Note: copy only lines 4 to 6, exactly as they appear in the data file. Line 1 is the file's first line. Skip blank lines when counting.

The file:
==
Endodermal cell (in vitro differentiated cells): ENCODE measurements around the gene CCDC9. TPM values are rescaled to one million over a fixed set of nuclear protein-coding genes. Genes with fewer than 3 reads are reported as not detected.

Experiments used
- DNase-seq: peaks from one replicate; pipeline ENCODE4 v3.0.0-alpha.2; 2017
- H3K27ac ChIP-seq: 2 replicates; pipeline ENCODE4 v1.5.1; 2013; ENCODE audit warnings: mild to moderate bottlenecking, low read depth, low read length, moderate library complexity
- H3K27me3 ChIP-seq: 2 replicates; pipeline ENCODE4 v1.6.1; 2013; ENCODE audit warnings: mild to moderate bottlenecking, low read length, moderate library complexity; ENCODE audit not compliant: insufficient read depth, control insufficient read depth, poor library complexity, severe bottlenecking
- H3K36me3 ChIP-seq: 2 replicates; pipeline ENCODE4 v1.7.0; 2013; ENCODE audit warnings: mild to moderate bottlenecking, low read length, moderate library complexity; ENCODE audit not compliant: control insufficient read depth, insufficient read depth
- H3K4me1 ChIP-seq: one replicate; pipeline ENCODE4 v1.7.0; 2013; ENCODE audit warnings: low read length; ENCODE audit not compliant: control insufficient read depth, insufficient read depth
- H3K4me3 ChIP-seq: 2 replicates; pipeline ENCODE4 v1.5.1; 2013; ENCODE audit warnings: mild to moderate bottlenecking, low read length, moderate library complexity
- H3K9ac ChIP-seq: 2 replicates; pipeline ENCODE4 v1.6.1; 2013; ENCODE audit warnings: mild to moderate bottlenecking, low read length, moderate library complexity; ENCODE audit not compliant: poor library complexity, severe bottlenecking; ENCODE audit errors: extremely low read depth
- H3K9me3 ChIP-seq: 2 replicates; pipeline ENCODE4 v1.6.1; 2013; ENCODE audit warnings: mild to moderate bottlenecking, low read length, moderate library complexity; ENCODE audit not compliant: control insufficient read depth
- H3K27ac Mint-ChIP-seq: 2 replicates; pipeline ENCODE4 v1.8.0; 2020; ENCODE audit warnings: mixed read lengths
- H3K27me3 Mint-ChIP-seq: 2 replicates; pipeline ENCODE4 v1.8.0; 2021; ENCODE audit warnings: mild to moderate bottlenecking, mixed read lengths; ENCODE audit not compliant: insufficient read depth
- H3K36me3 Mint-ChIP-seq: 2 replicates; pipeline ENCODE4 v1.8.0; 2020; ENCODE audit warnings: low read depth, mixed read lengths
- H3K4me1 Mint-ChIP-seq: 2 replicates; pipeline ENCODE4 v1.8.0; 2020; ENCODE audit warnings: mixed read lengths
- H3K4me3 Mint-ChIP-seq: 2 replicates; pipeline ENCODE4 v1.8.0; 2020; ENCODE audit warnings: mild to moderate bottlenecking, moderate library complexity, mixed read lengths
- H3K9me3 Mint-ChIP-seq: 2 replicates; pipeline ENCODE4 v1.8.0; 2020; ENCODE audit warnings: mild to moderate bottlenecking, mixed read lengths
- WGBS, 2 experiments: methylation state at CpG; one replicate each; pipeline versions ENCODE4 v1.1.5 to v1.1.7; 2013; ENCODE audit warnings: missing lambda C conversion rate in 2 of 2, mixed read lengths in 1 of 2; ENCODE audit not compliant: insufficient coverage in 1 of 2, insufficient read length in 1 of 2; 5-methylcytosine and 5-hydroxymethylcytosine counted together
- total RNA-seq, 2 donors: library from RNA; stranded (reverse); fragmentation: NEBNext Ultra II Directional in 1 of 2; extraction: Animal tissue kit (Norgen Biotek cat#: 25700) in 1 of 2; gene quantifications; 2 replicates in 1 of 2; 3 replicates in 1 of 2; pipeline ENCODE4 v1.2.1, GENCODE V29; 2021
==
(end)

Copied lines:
- H3K27ac ChIP-seq: 2 replicates; pipeline ENCODE4 v1.5.1; 2013; ENCODE audit warnings: mild to moderate bottlenecking, low read depth, low read length, moderate library complexity
- H3K27me3 ChIP-seq: 2 replicates; pipeline ENCODE4 v1.6.1; 2013; ENCODE audit warnings: mild to moderate bottlenecking, low read length, moderate library complexity; ENCODE audit not compliant: insufficient read depth, control insufficient read depth, poor library complexity, severe bottlenecking
- H3K36me3 ChIP-seq: 2 replicates; pipeline ENCODE4 v1.7.0; 2013; ENCODE audit warnings: mild to moderate bottlenecking, low read length, moderate library complexity; ENCODE audit not compliant: control insufficient read depth, insufficient read depth